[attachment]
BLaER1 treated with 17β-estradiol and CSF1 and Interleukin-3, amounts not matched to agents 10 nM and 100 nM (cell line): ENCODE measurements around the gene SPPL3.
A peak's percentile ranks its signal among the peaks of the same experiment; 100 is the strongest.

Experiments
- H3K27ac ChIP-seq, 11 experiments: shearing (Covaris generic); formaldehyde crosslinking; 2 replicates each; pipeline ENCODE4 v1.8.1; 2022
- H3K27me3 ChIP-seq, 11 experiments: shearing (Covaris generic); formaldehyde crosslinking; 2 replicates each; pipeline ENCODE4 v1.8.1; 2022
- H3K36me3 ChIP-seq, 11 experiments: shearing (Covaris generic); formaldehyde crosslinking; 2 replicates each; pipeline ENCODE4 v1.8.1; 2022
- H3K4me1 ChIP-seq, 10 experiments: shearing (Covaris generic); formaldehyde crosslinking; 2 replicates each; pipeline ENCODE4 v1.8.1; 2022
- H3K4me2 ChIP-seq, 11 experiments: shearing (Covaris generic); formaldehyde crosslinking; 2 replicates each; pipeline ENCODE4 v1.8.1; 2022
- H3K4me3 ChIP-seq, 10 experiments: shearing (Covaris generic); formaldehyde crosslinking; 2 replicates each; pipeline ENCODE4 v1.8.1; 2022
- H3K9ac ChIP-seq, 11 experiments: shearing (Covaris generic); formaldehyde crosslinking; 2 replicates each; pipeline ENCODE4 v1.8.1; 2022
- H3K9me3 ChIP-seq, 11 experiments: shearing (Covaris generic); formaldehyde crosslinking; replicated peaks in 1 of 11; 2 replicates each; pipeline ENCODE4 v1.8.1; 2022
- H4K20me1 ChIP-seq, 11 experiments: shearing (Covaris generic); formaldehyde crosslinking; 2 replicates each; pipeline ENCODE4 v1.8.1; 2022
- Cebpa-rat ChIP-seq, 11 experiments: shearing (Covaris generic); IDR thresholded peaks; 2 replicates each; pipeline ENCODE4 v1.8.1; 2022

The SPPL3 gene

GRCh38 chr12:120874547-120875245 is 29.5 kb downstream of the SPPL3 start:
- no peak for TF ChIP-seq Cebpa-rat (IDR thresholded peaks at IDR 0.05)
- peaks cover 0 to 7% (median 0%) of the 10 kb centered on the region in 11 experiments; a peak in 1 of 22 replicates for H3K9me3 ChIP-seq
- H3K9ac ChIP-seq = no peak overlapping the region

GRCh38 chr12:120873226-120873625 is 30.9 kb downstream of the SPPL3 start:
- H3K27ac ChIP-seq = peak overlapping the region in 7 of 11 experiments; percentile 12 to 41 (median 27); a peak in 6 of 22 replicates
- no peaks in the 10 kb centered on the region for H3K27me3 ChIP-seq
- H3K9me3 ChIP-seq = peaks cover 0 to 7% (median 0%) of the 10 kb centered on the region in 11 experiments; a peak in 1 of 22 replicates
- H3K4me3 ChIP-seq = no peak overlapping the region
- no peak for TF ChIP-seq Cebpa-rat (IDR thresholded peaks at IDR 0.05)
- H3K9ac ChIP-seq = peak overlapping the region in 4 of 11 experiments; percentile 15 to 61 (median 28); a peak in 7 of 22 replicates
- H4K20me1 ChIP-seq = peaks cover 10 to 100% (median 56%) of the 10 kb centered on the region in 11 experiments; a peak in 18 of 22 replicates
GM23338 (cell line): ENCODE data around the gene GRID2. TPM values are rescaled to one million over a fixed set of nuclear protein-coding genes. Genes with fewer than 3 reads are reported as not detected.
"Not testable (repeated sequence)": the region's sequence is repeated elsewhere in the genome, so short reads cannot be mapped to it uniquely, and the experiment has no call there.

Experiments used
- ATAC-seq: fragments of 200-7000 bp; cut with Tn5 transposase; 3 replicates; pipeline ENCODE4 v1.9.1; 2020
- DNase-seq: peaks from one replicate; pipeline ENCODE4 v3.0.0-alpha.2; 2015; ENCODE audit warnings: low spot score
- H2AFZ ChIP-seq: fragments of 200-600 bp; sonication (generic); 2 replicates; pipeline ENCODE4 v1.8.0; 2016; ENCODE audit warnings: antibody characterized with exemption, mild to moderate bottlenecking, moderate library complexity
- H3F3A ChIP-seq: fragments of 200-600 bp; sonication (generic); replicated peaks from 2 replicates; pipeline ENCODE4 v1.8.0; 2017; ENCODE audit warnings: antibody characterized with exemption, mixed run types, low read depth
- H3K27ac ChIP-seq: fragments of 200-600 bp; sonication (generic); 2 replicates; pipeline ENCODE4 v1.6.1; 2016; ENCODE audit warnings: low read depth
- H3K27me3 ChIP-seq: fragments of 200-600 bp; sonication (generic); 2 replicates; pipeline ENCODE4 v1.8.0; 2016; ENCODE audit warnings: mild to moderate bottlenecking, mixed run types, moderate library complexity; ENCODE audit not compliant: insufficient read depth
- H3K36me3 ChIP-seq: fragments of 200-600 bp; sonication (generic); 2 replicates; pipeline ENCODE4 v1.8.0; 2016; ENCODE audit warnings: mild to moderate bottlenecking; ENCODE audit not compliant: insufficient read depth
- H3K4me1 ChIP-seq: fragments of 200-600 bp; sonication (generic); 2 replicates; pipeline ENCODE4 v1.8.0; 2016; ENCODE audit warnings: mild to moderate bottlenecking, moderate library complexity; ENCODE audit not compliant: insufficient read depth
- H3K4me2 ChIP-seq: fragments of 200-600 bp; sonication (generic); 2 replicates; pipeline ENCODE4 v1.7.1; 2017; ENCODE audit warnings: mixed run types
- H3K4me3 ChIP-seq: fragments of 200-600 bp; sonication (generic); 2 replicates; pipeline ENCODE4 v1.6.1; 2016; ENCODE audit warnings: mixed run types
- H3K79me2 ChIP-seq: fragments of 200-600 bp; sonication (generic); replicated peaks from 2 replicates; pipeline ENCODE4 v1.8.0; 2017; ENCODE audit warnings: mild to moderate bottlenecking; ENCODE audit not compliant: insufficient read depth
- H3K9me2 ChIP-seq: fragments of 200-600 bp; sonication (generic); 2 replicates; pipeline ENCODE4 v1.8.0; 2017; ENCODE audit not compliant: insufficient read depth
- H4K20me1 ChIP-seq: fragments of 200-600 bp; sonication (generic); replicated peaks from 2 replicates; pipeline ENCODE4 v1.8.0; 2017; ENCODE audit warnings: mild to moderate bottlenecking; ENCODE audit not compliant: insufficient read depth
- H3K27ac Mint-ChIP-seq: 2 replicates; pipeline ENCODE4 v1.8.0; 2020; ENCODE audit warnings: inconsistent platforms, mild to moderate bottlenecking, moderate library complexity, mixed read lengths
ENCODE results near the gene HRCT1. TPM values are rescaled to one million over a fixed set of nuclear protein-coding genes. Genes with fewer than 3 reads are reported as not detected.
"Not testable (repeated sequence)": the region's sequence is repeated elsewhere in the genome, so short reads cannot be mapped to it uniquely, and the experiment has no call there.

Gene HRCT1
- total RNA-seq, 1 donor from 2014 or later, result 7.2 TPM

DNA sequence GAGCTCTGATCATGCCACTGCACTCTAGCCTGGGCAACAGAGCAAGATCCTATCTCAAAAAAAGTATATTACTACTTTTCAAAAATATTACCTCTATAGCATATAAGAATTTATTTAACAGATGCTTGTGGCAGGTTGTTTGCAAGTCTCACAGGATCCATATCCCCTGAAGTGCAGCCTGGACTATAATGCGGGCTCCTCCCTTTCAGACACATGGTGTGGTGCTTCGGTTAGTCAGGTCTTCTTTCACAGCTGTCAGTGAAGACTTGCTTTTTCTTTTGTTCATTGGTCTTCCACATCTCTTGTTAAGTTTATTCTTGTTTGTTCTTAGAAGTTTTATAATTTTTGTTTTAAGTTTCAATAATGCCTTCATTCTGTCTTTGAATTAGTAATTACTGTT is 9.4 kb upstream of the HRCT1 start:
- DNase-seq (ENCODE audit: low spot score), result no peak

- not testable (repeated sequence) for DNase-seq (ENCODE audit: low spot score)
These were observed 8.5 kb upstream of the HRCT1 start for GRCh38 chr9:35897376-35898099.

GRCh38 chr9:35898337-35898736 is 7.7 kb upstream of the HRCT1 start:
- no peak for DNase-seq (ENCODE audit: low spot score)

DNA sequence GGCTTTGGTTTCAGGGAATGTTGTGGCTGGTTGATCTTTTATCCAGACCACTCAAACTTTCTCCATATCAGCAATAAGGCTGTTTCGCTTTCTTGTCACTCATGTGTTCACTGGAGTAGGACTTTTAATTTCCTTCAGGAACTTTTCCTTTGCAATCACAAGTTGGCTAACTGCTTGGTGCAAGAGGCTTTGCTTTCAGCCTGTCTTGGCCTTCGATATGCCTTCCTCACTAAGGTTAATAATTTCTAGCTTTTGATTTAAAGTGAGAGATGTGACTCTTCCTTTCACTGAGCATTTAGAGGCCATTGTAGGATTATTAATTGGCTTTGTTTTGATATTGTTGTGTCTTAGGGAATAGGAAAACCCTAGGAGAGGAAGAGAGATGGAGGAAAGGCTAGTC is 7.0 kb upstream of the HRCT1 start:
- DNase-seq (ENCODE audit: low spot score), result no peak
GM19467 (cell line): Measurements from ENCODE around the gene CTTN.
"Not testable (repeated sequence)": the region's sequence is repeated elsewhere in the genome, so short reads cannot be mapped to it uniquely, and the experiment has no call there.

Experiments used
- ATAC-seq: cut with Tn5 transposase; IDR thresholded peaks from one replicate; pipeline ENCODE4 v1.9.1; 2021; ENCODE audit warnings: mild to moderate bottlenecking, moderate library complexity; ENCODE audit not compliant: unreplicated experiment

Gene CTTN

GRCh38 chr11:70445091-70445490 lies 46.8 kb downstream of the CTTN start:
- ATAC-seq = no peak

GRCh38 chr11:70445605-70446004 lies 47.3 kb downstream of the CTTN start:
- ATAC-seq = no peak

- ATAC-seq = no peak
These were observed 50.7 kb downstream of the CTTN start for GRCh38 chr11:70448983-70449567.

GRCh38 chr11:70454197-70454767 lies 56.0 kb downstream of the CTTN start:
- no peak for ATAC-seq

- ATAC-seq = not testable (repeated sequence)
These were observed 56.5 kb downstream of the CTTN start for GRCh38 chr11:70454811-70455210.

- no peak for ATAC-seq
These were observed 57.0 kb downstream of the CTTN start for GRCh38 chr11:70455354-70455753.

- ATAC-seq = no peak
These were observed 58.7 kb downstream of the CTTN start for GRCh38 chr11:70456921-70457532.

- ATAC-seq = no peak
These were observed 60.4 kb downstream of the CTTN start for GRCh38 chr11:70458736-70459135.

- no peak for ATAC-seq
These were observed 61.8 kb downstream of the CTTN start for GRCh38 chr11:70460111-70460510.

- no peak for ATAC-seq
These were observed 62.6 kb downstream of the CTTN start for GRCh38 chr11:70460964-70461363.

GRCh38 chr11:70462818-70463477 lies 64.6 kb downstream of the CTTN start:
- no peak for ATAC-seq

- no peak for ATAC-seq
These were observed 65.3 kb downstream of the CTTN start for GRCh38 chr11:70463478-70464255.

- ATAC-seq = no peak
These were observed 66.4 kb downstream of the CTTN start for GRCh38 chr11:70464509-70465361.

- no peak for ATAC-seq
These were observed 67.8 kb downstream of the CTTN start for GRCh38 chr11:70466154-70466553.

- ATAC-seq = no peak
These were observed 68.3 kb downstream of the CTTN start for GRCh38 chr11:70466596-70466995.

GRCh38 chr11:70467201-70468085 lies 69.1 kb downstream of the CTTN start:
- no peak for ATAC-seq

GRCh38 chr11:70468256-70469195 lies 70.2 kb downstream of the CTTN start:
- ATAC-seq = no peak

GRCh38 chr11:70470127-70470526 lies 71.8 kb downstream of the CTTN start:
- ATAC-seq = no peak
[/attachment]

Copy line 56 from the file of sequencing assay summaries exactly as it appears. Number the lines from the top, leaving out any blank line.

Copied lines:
GM19467 (cell line): Measurements from ENCODE around the gene CTTN.